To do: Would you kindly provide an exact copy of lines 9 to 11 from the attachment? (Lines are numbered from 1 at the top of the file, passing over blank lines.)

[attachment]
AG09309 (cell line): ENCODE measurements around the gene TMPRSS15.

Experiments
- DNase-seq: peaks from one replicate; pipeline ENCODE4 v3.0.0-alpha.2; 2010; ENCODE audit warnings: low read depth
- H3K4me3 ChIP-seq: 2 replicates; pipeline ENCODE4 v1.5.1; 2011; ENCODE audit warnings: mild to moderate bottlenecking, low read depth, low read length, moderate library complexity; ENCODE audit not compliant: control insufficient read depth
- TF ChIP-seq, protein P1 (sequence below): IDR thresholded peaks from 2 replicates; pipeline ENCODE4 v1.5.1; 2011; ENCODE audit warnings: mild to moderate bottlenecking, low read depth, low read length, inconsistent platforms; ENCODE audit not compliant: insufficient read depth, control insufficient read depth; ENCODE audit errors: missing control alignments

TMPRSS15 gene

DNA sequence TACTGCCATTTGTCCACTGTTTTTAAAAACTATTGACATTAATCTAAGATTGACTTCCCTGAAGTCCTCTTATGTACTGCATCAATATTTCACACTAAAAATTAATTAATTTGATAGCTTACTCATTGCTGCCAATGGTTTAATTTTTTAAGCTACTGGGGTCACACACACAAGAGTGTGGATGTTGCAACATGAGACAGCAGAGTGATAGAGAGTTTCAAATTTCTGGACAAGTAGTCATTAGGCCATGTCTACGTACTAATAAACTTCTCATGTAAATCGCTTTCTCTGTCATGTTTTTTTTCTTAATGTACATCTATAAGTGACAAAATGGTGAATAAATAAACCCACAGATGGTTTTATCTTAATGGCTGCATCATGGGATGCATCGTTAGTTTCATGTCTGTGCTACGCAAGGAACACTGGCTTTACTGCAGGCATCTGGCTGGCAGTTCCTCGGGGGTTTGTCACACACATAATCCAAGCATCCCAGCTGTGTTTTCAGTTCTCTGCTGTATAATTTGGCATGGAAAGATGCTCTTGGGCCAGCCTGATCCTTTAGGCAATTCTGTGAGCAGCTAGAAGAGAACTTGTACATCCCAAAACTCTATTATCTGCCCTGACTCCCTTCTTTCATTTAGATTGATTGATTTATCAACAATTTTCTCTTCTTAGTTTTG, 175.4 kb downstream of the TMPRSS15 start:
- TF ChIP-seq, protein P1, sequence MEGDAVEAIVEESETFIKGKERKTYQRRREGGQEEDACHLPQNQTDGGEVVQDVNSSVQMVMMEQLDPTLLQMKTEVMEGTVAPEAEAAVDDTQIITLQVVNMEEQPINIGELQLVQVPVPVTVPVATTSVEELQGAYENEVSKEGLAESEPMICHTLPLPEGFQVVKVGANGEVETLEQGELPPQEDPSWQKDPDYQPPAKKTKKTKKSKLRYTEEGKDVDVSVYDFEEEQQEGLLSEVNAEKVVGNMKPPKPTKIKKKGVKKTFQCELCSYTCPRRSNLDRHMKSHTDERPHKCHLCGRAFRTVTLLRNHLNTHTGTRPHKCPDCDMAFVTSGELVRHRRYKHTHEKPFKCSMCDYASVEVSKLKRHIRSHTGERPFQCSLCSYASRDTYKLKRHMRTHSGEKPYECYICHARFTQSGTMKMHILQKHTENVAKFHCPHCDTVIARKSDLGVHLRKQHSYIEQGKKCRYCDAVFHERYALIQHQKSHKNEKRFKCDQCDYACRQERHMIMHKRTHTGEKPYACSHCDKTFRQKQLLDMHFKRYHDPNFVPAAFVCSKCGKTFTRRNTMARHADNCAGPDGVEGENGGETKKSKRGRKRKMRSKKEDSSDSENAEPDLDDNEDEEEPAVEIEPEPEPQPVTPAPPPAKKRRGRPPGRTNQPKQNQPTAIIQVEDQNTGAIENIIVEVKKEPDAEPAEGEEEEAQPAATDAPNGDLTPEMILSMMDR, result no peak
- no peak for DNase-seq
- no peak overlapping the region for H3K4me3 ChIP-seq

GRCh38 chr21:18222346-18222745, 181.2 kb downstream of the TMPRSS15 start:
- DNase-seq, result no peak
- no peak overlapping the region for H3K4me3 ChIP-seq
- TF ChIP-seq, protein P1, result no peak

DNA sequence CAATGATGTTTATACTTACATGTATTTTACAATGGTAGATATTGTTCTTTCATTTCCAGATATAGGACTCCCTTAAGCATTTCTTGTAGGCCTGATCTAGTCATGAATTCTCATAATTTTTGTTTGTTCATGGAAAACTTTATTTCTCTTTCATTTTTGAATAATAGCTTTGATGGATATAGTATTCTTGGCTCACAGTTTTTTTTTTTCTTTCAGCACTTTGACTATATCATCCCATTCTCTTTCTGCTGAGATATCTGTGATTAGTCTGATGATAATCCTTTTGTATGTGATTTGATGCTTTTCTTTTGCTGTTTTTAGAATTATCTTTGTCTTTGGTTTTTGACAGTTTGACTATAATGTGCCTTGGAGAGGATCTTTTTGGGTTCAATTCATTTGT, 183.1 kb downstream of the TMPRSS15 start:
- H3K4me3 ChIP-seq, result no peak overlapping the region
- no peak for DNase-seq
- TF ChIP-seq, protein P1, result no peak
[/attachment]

- no peak for DNase-seq
- no peak overlapping the region for H3K4me3 ChIP-seq

GRCh38 chr21:18222346-18222745, 181.2 kb downstream of the TMPRSS15 start: